Global e-commerce is booming, and in the U.S. alone, it soared up more than 32% in 2020. Although the pandemic certainly contributed, online shopping isn’t just about a single moment in time. The constant, rapid growth in demand is a massive shift in buying behavior, where consumers can conveniently shop from anywhere and expect near-instant delivery to their doorstep.
But supply chain bottlenecks, snafus and shortages collide with consumer demands. Billions of dollars of goods sit outside ports. There’s a shortage of raw goods, truckers and warehouse space. And delayed availability and shipping drive up expensive returns and support costs.
Regardless of the supply chain problems, consumers have little patience for retailers that cannot keep up. Brand loyalty continues to decline, and shoppers easily click over to the next Google search result to get the goods they want at a price they can afford and as fast as they can get them. Retailers cannot expect, and simply won’t get, much patience from consumers.
One strategy helps separate the leaders from the laggards in this whirlwind: inventory-based merchandising. Merchandising — presenting goods in the most favorable way to drive sales — is not new. We’ve seen this ever since the first market merchants arranged attractive combinations of colors and collections to inspire consumers to click and buy. Now with the aid of artificial intelligence and some proactive thinking, inventory-based merchandising can move fast and intelligent enough to meet consumers’ delivery demands. Here’s how:
Offer real-time, immediate transparency into availability and delivery. Customers looking for a specific item or brand need to know availability and shipping information immediately, not at the end of the checkout process. If a search result turns up “not available,” then instantly suggest something similar and available sooner. It’s a window of opportunity to grab shoppers before they bolt. The last thing merchants want is a canceled order or bad review from a disgruntled customer because they were over-promised and under-delivered.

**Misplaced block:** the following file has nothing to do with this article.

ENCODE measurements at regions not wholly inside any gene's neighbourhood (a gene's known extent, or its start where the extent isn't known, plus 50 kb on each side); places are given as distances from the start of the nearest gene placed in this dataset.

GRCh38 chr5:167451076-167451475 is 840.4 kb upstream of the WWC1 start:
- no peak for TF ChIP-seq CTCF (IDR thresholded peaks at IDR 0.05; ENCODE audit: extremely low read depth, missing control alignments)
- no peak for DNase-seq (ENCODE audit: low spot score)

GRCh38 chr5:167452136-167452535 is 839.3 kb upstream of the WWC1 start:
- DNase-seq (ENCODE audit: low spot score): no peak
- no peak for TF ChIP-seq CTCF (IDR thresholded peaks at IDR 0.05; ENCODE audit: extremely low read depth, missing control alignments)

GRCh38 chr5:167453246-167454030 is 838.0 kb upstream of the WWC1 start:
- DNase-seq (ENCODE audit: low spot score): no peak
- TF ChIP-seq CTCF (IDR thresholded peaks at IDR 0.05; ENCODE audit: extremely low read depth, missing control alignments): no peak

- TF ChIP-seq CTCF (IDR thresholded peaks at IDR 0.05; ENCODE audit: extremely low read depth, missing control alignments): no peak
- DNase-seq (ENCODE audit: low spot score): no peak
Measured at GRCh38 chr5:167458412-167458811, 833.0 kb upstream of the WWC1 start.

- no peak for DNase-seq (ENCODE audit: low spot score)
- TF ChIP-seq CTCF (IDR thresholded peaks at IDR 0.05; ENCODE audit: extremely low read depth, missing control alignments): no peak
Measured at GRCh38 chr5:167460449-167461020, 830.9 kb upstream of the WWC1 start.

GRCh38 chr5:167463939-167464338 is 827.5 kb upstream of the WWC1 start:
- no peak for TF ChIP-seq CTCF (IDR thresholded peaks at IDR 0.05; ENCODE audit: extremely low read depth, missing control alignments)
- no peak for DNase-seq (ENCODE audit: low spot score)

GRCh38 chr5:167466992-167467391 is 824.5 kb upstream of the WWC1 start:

Elevate items available in a full run of sizes and colors. Just because it “may” be on hand does not mean it should be promoted or presented aggressively. Initial search results and promotions should prioritize items available in all sizes, colors, or other variations to maximize the chance of a match. The best merchandisers bury goods that aren’t available for most buyer needs. Why? Chances are another item will satisfy their need, and there’s less likelihood of “not available for me” heartbreak.
Use location-based filtering. Although consumers can shop anywhere, retailers can no longer source from anywhere. Using advanced technologies to filter based on location, savvy retailers can promote goods that meet a buyer’s needs and are available in warehouses close to that buyer. In general, a shorter delivery route has less likelihood of hiccups, gets goods to consumers faster, and is more profitable. Enticing shoppers to pick up in-store or order from a closer warehouse reduces delivery shopping costs.
Apply automation to make better decisions. Once only for the most prominent merchants, technology is now available off-the-shelf for retailers of all sizes. It dramatically decreases the cost and time of experiments. Technology, like AI, helps merchants make decisions and test beliefs and creative endeavors. AI models learn over time, and the data is available for you to see the cause and effect of new efforts.
Promote, source and fulfill with local partners. American Express, sponsors of Small Business Saturday, found that 80% of adults plan to shop at small businesses this season. Consumers like the idea of shopping small and locally, but they also demand convenience. There’s a massive opportunity for online and down-the-street merchants and artisans to partner in consumers' specific regions and promote their goods.
E-tailers aggressively compete and spend to get traffic to their virtual doors. But now, and quite possibly forever, delivering on those promises requires nimble, active and technology-enhanced inventory strategies to optimize the investment.
Zohar Gilad is co-founder and CEO of Fast Simon.
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